Hello,

We noticed you're browsing in private or incognito mode.

To continue reading this article, please exit incognito mode or log in.

Not an Insider? Subscribe now for unlimited access to online articles.

Emily Singer

A View from Emily Singer

Swine Flu Genome Hints at Milder Virus

Despite some resemblance to the deadly 1918 flu, the swine flu may not be so bad.

  • April 30, 2009

Scientists studying the genome of the new swine flu virus say that it may not be as bad as first feared.

Negative stain electron microscopy image of the swine influenza. Credit: C. S. Goldsmith and A. Balish, CDC

Public-health officials said today that they expect the virus to continue to spread around the country. However, so far, cases in the United States appear to be mostly mild, meaning that the ultimate public-health toll may be no worse than that of the typical seasonal flu, which kills an average of 36,000 people in the United States each year.

Early analysis of the genome seems to support that idea. According to an article in the Los Angeles Times,

“There are certain characteristics, molecular signatures, which this virus lacks,” said Peter Palese, a microbiologist and influenza expert at Mt. Sinai Medical Center in New York. In particular, the swine flu lacks an amino acid that appears to increase the number of virus particles in the lungs and make the disease more deadly.

Ralph Tripp, an influenza expert at the University of Georgia, said that his early analysis of the virus’ protein-making instructions suggested that people exposed to the 1957 flu pandemic–which killed up to 2 million people worldwide–may have some immunity to the new strain. That could explain why older people have been spared in Mexico, where the swine flu has been most deadly.

At a press conference today held by the Centers for Disease Control, acting director Richard Besser said that it’s premature to say anything about the virulence compared with other strains of influenza based on genetic analysis.

It’s also too soon to say what might happen over time. For example, viruses mutate constantly, so it’s possible that this pathogen could become more deadly. “We are seeing slight changes as it moves through the community, but at this point we can’t say if those changes impact how severe the virus is,” said Besser at the press conference.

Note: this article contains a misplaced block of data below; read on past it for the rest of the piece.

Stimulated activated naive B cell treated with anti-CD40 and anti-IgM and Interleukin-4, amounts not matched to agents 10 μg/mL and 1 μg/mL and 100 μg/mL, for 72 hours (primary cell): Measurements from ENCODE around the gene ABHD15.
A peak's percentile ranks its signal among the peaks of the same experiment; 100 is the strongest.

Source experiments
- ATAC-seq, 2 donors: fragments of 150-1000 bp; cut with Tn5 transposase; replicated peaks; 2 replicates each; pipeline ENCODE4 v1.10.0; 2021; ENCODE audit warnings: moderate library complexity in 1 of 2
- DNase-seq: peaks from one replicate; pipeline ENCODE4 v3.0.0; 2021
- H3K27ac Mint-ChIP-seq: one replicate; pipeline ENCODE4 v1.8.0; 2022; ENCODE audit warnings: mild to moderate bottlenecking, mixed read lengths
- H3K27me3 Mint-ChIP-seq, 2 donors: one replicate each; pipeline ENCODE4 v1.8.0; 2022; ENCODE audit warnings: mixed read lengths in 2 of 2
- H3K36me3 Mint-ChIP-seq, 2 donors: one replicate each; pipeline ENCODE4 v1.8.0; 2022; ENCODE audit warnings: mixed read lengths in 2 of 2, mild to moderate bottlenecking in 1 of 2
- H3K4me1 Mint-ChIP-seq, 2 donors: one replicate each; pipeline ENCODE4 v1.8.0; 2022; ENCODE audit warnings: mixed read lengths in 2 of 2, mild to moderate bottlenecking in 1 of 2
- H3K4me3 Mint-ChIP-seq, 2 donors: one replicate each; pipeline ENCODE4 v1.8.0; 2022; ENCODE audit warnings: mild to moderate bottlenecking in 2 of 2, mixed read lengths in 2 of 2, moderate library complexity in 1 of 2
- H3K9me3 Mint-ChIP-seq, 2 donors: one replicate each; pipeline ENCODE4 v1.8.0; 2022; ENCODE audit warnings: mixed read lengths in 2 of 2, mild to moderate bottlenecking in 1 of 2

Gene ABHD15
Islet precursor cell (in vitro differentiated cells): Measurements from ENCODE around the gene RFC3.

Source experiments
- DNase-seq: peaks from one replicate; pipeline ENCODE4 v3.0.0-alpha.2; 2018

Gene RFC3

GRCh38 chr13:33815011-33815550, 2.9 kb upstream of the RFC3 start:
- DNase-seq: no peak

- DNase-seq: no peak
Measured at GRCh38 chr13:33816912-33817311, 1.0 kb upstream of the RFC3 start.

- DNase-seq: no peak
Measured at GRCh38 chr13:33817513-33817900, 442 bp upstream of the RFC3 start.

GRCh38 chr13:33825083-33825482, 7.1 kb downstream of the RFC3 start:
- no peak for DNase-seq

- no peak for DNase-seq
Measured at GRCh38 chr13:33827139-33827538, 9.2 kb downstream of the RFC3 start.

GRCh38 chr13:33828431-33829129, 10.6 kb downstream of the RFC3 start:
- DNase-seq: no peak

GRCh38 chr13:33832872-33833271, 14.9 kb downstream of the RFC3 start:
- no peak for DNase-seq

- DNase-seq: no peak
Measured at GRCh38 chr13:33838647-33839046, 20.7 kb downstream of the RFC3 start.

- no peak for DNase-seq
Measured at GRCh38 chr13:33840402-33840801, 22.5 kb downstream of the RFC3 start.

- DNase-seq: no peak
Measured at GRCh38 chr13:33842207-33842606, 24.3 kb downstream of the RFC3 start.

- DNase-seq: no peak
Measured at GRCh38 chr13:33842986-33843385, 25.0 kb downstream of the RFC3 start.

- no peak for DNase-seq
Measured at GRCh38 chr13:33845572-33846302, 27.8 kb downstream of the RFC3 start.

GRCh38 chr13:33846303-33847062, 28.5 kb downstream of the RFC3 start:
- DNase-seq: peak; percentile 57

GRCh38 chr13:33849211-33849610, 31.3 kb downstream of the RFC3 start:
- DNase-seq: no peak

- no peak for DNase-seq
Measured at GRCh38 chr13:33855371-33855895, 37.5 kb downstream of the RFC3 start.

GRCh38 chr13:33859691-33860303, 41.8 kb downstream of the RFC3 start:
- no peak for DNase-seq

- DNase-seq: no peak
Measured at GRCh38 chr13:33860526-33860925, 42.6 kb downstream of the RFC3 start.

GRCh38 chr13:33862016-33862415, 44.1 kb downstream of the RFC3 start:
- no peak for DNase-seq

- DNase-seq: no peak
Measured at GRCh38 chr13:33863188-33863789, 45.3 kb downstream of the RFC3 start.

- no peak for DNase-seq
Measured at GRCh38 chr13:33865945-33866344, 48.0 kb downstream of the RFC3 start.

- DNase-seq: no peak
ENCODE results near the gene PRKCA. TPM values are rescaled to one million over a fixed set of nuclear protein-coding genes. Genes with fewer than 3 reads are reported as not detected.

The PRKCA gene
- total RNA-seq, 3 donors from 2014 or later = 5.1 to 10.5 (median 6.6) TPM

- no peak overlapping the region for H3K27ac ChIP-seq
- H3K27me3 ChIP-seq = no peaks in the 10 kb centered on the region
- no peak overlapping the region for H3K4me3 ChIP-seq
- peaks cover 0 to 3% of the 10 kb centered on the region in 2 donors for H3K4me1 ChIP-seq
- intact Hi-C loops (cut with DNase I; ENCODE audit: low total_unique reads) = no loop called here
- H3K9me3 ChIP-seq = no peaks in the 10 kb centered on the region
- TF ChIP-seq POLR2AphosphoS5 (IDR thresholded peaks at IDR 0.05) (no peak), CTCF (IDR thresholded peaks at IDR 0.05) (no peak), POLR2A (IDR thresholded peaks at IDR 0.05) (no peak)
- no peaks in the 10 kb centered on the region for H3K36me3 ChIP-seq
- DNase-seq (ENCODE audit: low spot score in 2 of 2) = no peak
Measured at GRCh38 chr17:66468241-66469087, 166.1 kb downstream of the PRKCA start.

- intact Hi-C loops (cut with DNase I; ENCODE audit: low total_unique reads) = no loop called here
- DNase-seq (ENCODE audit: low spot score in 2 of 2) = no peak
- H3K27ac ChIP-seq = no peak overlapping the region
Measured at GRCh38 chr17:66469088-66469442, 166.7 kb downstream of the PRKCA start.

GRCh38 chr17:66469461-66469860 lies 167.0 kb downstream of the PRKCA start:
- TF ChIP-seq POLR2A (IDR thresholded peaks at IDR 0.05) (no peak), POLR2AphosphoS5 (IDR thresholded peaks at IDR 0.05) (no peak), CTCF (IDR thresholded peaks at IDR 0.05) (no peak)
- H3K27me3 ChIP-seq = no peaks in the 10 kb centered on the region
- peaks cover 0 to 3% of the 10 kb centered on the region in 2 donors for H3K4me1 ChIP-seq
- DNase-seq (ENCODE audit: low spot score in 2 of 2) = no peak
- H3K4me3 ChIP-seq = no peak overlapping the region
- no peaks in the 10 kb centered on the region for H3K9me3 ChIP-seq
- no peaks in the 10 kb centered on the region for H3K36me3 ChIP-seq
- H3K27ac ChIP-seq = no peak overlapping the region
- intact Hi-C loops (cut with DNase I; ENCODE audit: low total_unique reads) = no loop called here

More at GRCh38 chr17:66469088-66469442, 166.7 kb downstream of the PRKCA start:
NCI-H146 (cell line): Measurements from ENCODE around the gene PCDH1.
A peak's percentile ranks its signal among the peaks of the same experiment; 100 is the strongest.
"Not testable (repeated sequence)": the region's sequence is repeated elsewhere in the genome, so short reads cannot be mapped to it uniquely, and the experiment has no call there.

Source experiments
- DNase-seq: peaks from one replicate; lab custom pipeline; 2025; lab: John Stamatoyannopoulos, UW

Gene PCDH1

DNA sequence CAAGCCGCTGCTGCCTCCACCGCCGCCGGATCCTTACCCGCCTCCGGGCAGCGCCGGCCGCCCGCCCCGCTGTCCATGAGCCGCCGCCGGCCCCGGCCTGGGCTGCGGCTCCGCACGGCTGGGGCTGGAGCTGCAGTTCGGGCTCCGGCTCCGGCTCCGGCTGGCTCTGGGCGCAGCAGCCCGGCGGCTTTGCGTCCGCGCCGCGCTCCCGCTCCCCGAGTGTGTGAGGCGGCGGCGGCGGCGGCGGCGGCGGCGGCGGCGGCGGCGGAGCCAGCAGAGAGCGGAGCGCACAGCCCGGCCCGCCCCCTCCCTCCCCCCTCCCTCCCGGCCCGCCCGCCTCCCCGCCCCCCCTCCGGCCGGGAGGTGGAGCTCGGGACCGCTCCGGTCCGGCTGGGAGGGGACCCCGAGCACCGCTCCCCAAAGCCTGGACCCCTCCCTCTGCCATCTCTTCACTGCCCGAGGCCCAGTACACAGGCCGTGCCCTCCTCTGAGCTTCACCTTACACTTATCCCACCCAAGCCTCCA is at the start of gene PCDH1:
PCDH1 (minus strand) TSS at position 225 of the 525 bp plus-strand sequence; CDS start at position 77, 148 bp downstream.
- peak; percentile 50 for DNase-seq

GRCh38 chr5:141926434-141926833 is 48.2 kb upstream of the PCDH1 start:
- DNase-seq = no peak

The 1918 virus began as a relatively mild flu, but then returned for a more deadly second wave. “If this virus keeps going through our summer, I would be very concerned,” Palese told the Times.

The latest Insider Conversation is live! Listen to the story behind the story.

Subscribe today
Already a Premium subscriber? Log in.
More from Rewriting Life

Reprogramming our bodies to make us healthier.

Want more award-winning journalism? Subscribe to Insider Online Only.
  • Insider Online Only {! insider.prices.online !}*

    {! insider.display.menuOptionsLabel !}

    Unlimited online access including articles and video, plus The Download with the top tech stories delivered daily to your inbox.

    See details+

    What's Included

    Unlimited 24/7 access to MIT Technology Review’s website

    The Download: our daily newsletter of what's important in technology and innovation

/3
You've read of three free articles this month. for unlimited online access. You've read of three free articles this month. for unlimited online access. This is your last free article this month. for unlimited online access. You've read all your free articles this month. for unlimited online access. You've read of three free articles this month. for more, or for unlimited online access. for two more free articles, or for unlimited online access.